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Everything posted by Sirayn

  1. I would sacrifice a member of my immediate family for this book. Huge fan, especially after the rampage of awesome that was BEST SERVED COLD.
  2. Tempted to try out Gaunt's Ghosts, since I tore through the Ciaphas Cain novels in about a fortnight and hugely enjoyed them. :D
  3. Yep - that's why the sequel is called Rise of a Merchant Prince. :D
  4. Oh, I missed a trick here. What you really need is David Eddings' Belgariad series, starting with Pawn of Prophecy. It's a cracking series for a new fantasy reader, showcasing all the classic Hero's Journey tropes in action. It also ticks all your boxes: starts off with the protagonist clueless about the world; trickster characters; young protagonist; inns, cities and action. There's a whole subgenre of Hero's Journey stuff out there (farmboys discovering they're the secret heirs to thrones and being whisked off on adventures by wizard mentors) which now seems derivative to me because I've rea
  5. Try Kate Elliott's Crown of Stars series. Characters start off young and naive - check. Cities and action - check, though I don't remember any inns. It also has something of the sprawling scope of the Wheel of Time, except this series is (wait for it) finished.
  6. I loved all of Hobb's first three trilogies, and I was so excited for the Soldier Son trilogy that I bought the first book in hardcover. Big mistake. I hated that book, and I resented spending that much money on a complete dud. I'm now very wary of buying another Hobb book.
  7. Quick quibble with your second theory - I totally don't see Rand being reincarnated as one of Elayne's children. He'd be a child with memories of being intimate with his own mother. Creepy as heck.
  8. I love that you can communicate entirely in the specialised language of Goodkind-mocking. You death-choosers. :D
  9. I thought it was excellent, and it revived my interest in the series.
  10. I like to imagine that a hypothetical conversation between Robert Jordan and Tom Doherty of Tor about Goodkind's plagiarism might have gone something like this. RJ: Goodkind is plagiarising my work. TD: Yes. And the more he sells, the more we can pay you. RJ: Make him stop plagiarising me. TD: How? The first book has already been published and it's selling well. We can’t pull it. We can’t make him rewrite it and publish a new edition. We can’t make him cut those elements out of the next books because there would be major continuity issues. RJ: But he’s plagiarising me! TD: You e
  11. I only skimmed the last few posts, so my apologies if anyone said this already, but one key distinction: plagiarism is not illegal and you can't sue for it. Plagiarism = stealing someone else's ideas = unethical = not illegal. Copyright infringement = stealing someone else's words/text = illegal. If Goodkind was passing off huge sections of the actual text as his own, then there might have been cause for a copyright infringement lawsuit. But there's one compelling reason why there was not and never would be a lawsuit: Goodkind and Jordan share the same publisher. You know how publi
  12. I'm kind of sad. Now that I'm either past or over the bad parts, I was getting to like that show.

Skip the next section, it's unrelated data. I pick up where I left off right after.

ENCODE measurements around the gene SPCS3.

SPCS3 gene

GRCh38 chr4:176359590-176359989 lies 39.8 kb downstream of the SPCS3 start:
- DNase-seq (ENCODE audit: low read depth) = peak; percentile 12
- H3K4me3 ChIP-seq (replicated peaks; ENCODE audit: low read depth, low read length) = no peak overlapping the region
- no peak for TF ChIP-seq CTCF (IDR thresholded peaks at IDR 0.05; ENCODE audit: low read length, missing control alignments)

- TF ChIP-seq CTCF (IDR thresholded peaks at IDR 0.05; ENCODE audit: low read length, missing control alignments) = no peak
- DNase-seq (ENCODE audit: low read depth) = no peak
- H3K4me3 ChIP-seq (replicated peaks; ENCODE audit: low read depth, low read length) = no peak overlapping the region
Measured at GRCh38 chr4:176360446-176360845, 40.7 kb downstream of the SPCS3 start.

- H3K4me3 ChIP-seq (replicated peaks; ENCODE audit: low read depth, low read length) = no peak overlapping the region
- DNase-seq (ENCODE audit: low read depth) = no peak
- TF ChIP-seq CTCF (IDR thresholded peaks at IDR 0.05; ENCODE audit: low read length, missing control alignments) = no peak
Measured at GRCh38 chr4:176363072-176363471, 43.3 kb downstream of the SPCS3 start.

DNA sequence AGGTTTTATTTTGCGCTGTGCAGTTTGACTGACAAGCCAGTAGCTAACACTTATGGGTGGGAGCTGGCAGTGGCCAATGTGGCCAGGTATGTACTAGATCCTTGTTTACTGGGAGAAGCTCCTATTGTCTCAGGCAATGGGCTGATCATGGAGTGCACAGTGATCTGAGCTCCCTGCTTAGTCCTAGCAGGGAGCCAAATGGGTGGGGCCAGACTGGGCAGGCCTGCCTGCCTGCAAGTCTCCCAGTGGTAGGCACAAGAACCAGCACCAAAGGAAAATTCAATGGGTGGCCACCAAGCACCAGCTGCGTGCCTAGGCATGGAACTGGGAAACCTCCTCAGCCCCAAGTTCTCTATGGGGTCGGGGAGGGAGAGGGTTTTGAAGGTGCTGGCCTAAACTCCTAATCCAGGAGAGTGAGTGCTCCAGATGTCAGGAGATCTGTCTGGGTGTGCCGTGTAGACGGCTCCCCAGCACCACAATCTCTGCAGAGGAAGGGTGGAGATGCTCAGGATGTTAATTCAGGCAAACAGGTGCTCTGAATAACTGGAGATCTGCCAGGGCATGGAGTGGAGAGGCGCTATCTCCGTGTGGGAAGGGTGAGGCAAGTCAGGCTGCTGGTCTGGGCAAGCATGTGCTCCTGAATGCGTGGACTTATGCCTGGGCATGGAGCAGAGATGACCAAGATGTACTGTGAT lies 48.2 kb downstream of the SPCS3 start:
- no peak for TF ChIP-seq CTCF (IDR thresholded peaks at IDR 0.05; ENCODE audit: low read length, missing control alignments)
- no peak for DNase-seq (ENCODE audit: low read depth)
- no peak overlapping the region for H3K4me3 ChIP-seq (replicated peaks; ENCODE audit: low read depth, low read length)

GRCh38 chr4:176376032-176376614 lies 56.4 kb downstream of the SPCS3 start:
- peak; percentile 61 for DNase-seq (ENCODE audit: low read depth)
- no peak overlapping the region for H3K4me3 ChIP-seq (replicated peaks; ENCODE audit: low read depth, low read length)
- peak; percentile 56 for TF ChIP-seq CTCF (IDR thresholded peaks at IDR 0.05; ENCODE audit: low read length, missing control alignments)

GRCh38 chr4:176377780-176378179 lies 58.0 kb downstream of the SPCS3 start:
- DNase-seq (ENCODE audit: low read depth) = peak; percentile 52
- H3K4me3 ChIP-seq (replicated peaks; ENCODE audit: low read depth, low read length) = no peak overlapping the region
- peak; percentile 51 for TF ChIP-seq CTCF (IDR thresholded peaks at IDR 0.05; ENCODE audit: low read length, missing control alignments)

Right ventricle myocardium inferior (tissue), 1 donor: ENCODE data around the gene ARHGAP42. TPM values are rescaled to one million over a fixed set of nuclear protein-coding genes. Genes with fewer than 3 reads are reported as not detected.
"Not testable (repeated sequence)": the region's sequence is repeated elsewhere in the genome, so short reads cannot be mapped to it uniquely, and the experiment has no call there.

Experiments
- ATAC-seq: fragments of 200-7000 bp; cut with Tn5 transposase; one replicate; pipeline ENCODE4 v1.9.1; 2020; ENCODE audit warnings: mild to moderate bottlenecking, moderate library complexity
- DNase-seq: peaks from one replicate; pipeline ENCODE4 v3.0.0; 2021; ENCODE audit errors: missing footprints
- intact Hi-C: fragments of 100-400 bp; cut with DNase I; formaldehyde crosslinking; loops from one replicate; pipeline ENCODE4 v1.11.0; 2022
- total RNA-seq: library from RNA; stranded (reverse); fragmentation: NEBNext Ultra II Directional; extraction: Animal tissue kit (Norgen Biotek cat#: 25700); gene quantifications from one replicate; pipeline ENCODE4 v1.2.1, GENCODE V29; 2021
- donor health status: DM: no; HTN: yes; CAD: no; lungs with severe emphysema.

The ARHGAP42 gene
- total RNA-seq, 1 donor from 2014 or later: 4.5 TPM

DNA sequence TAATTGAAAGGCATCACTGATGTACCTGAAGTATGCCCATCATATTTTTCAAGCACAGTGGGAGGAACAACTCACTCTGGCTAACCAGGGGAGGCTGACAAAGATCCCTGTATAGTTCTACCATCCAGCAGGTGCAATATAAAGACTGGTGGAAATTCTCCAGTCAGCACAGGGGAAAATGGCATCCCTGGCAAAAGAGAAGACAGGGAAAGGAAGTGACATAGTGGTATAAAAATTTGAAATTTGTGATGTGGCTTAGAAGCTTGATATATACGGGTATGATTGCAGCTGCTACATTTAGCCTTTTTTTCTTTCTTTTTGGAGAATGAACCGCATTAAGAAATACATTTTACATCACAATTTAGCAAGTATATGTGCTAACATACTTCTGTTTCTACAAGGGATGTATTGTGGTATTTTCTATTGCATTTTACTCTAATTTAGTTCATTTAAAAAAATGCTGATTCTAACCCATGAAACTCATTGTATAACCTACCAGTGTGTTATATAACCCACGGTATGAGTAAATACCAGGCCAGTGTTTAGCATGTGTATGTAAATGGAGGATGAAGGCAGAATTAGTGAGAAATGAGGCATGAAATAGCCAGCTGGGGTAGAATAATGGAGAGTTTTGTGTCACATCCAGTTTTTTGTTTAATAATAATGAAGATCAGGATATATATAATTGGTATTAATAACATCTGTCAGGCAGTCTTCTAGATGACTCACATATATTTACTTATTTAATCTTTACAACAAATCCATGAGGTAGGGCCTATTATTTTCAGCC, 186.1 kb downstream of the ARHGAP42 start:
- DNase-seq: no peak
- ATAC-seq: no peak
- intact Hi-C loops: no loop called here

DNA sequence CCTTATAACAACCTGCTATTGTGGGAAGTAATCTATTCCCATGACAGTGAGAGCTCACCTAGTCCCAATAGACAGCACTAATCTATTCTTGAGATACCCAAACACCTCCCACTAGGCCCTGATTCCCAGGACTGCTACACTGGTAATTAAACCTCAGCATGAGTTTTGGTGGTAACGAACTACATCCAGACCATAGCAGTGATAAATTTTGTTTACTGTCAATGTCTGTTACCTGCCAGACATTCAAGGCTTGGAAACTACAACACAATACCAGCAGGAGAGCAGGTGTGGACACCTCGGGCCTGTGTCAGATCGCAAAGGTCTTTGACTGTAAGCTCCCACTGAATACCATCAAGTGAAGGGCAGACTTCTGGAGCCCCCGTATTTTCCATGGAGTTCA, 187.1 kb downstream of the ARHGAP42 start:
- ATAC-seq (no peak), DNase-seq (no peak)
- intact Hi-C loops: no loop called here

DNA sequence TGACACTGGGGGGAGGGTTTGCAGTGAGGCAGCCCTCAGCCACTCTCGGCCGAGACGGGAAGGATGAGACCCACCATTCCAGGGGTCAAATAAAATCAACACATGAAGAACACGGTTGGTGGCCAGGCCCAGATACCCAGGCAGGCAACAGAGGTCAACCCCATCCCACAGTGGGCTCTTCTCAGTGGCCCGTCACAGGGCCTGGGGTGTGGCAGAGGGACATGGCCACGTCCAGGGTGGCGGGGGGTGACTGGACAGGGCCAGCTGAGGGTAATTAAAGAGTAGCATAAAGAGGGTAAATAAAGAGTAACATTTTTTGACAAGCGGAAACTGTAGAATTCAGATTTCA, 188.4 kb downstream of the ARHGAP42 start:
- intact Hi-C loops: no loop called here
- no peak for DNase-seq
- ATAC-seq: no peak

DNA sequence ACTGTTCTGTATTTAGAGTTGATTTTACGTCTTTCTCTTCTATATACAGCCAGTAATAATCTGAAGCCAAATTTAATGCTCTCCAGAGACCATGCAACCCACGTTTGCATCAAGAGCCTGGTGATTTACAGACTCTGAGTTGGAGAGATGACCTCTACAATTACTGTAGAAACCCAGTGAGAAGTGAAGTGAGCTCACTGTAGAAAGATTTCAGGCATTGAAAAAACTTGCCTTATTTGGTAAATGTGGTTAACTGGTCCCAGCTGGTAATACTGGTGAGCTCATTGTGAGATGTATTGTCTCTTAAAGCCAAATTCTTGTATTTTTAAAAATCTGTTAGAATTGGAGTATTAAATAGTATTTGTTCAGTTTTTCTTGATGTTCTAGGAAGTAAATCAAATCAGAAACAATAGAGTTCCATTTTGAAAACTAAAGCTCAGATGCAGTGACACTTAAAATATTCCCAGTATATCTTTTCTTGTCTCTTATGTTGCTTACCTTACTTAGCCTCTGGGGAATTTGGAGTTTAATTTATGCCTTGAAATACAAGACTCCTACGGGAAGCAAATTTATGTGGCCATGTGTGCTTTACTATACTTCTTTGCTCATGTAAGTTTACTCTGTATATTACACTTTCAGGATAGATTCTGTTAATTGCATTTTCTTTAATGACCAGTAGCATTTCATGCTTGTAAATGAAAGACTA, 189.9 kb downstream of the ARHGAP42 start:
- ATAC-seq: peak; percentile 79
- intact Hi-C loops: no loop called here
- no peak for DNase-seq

13. And several Forsaken. It's not like there's a limit on the number of resurrections per series.
  14. Personally I like stories where the heroes die permanently, but I'm confident (because Rand is the Messiah figure, the Jesus of the setting) that Rand will die and be resurrected. The only part I don't know is whether that death will be physical, emotional, symbolic, metaphorical, etc.
  15. You only feel that way because you hate freedom This is a thing of genius. :D
  16. Crazy in love with this series.
  17. The Law of Nines, the so-called thriller that actually incorporates heavy elements from his fantasy series. Hint to Goodkind: a novel set in the real world but with magic is called an urban fantasy, however much you despise fantasy.
  18. JV Jones beat her previous work hands down with the Sword of Shadows series. I enjoyed the Book of Words trilogy and the standalone Barbed Coil, but her Sword of Shadows series is pretty damn awesome. That's high on my list to read when the series is finished. (I read the first two when they were first published and lost track before the third came out.)
  19. Sam Sykes' "Tome of the Undergates" was touted to me as the second coming of Joe Abercrombie, so despite Werthead's mixed review (and I generally find that we have similar tastes in fantasy) I'm going to give it a shot. Couple of other good recent fantasies: Scott Lynch's The Lies of Locke Lamora, and Chris Wooding's Retribution Falls. edit: Since you enjoy the other doorstopper epic fantasies, you might have a crack at Kate Elliott's Crown of Stars.
  20. As I understand, the problem is that the authors of Left Behind aren't writing a story based on the Book of Revelations in any way that we would recognise. They have a very specific and peculiar set of beliefs, which they call a "literal" (read: non-literal) reading of the Bible. The Left Behind series depicts what they actually believe will actually literally happen in the very near future: God will personally intervene to prevent Russia and, uh, Ethiopia nuking Israel. The nukes will detonate harmlessly in the atmosphere. The UN will become a One World Government led by the Anti
  21. There's nothing to expound on. I tried to read it but it was too overwritten for me.
  22. Had a crack at it, but failed to get past the purpleness of the writing.
  23. For serious? That's beautiful. I knew the publisher was a Christian publisher, something we don't have a lot of here, but I didn't put two and two together. Having followed Slacktivist religiously for ages, I know just how apocalyptically terrible the series is. :D
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